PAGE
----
There is – and should be – much diversity in campus ministry due to a variety of factors. This may be due to the campus and its nature; the Muslim person(s), their culture and their hunger for the Gospel; the nature of the international student administration on a particular campus; the gifting and style of the international student worker, to name some of these factors. Whatever the context, fervent prayer for the student(s) plus inviting others to join you in this pursuit is essential.
Many of these students come here feeling like they have arrived at the “pot of gold at the end of the rainbow.” They have a privilege that few of their peers have and that, if successfully carried out, will net them many valuable opportunities. While this may be true, the heavy pressures of academia, the different academic style, homesickness and their becoming accustomed to their new environment soon dull the glitter of that “pot of gold.” It is therefore essential to develop a relationship early on in their arrival. In a couple of months, their openness usually wanes significantly. I have frequently been told even years later that they remember our helping them when they first arrived. These early opportunities are invaluable and every effort should be made to take advantage of them.
Having lived overseas in several countries, we have learned that one usually needs considerable help in the beginning to get settled. It is the local person who can share with them some of the best shops and many other needs and opportunities. Along with this, travel to nearby points of interest that they would likely not know about is very valuable for them and greatly appreciated.
Cultivating the Relationship:
Trying to find repeated opportunities to meet the student is also essential. This might even be just a phone call or email message, an offer to take the person shopping, to go out to eat together or best of all, an invitation to your home for a meal. Questions may come up which should be seen as an opportunity. The person will want to know about your life and – quite possibly – what you believe. Remember, friendship forms the bridge over which the truth must pass, so strengthen the friendship.
Another important skill is asking good questions. These can be about their family, friends and growing up. There could also be questions about faith.
Servanthood is a strong teacher and something which they will not expect. Its power is very significant.
Many – if not most – Muslim international students come here believing that they have come to a Christian country. They tend to interpret most of what they see around them (including media) as “Christian” no matter how reprobate it may be. Our response to this attitude needs to be a godly life of piety and prayer. It is appropriate to pray in the presence of the person – after asking them for permission – for a concern they may have in the name of Jesus.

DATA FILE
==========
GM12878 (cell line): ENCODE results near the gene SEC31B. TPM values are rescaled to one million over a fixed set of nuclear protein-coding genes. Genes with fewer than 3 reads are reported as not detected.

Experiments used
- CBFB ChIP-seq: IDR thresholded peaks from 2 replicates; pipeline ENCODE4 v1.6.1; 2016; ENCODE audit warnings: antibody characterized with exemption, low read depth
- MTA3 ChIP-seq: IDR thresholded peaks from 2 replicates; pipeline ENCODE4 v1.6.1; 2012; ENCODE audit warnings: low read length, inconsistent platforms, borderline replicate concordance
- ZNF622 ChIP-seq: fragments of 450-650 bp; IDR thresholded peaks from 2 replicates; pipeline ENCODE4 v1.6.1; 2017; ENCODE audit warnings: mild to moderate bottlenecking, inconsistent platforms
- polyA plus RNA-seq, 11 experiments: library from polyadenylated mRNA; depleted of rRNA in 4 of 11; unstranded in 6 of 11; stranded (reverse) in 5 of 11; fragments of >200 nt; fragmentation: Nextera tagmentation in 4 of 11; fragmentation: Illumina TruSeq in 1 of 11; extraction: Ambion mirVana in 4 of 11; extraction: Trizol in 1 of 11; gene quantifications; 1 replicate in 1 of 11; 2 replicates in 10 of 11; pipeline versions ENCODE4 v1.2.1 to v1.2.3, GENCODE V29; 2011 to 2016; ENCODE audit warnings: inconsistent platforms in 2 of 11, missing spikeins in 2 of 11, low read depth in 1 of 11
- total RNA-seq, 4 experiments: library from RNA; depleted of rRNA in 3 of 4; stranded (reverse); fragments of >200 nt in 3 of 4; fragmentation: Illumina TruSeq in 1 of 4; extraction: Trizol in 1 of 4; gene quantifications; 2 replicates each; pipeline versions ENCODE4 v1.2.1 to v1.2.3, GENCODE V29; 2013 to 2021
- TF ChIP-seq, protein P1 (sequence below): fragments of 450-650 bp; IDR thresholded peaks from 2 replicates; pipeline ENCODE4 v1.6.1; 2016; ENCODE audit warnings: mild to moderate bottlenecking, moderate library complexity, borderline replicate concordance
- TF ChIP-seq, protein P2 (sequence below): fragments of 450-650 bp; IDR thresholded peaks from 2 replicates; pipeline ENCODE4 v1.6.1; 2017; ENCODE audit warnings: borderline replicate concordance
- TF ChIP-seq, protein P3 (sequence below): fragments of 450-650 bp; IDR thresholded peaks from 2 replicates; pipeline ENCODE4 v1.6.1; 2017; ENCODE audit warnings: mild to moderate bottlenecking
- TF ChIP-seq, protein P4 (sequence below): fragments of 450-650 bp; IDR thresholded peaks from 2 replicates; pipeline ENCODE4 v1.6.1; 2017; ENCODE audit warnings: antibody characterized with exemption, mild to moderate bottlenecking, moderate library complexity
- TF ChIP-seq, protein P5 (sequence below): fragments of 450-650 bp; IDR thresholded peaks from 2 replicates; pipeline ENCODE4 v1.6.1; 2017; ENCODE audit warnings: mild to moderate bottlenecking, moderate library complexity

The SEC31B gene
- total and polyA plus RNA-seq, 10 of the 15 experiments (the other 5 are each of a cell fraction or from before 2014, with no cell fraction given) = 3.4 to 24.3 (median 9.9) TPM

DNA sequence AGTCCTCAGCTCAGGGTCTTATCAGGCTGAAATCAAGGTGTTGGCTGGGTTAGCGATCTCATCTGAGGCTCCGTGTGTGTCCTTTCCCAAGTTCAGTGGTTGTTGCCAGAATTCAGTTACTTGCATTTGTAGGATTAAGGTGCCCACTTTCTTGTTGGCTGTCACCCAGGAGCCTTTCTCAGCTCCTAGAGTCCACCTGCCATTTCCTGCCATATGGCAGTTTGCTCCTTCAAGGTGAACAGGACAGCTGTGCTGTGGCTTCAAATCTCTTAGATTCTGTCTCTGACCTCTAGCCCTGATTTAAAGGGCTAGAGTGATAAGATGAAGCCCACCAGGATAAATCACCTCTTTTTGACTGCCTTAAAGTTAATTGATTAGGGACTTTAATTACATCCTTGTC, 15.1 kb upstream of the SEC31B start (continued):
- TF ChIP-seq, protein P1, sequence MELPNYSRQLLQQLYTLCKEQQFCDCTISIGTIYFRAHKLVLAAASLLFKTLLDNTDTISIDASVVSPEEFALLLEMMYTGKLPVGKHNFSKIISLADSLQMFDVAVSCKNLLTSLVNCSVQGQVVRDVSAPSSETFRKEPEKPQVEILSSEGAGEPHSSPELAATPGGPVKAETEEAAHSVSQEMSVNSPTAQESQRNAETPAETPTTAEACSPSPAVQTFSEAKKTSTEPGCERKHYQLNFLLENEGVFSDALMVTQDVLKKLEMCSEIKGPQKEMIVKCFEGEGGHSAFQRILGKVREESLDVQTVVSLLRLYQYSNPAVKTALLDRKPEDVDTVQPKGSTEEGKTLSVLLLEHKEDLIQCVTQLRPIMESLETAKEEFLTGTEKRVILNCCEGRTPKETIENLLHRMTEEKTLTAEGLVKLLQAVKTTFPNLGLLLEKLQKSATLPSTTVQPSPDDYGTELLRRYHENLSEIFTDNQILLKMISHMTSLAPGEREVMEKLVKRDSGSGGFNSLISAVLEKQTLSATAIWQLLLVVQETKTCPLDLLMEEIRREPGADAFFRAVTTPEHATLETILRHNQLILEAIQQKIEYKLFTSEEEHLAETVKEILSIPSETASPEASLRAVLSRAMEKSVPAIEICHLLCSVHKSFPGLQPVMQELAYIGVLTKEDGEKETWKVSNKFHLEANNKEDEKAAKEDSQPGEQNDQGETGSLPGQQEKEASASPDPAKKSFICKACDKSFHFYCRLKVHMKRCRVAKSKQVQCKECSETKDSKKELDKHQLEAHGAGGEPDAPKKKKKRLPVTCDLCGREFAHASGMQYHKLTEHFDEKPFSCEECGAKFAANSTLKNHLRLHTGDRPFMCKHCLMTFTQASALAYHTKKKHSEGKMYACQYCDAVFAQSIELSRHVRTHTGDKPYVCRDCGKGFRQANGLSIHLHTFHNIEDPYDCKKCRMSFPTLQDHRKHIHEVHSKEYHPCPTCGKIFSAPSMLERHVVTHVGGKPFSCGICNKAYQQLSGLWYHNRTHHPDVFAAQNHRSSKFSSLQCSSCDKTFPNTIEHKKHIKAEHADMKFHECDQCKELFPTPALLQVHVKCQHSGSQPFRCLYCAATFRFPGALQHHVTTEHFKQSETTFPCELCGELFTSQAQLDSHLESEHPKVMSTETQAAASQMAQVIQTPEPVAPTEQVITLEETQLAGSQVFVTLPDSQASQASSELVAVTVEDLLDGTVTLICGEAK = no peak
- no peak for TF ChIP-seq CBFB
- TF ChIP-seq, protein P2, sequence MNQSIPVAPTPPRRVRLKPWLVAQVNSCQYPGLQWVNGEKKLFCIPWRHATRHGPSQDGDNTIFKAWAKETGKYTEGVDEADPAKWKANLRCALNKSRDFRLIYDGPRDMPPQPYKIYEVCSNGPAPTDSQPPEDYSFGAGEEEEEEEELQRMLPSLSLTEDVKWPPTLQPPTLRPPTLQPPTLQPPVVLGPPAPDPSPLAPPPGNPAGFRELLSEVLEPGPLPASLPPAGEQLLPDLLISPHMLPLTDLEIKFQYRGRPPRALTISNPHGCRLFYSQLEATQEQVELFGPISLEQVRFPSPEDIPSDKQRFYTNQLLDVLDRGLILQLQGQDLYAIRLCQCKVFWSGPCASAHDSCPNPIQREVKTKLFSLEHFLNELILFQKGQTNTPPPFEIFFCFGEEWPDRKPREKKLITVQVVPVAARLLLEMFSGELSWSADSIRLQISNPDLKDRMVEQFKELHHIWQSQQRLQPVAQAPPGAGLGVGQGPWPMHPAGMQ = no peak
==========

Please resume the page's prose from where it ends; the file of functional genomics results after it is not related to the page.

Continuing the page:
Most students believe that all Christians hold that Jesus is the product of a biological relationship between God and Mary.
Another widely held belief is that the Bible has been corrupted.
Terms such as Christian, Church, Conversion and Baptism generally have very different meanings than they do for us. While they are good, biblical words and concepts, it is usually best to use alternative words which communicate more clearly what you mean, e.g. instead of Christian, you might use “a follower of Christ.”
These and other issues are likely to come up.
Problems in Campus Ministry:
Many international students are working in their second or third language and find it very difficult to keep up with their work. Yet, they feel very strong pressure to succeed. They are usually bright, but they devote huge amounts of time to their work leaving limited time available to meet with you. Their availability may be during times which you find less convenient. That is part of the sacrifice of the calling. We must maintain respect for their academic pursuit while trying to remain in touch with them.
Another challenge may be pressure from fellow Muslim students not to get too close to Christians or to attend Christian meetings. You will rarely be aware of this pressure, but it is almost certainly far stronger than you would suspect.
Communicating the Gospel:
There are other excellent, full treatments of this subject, but it is worth mentioning that getting into the Bible with the student as soon as possible is very important. In some fashion, covering briefly the history of God and his people up through the Gospels is an excellent approach. I find it most helpful to use Matthew or Luke to begin.
A very helpful, brief resource is A Muslim’s Heart by Dr. Ed Hoskins (NavPress). He expands on many of these points in very helpful ways.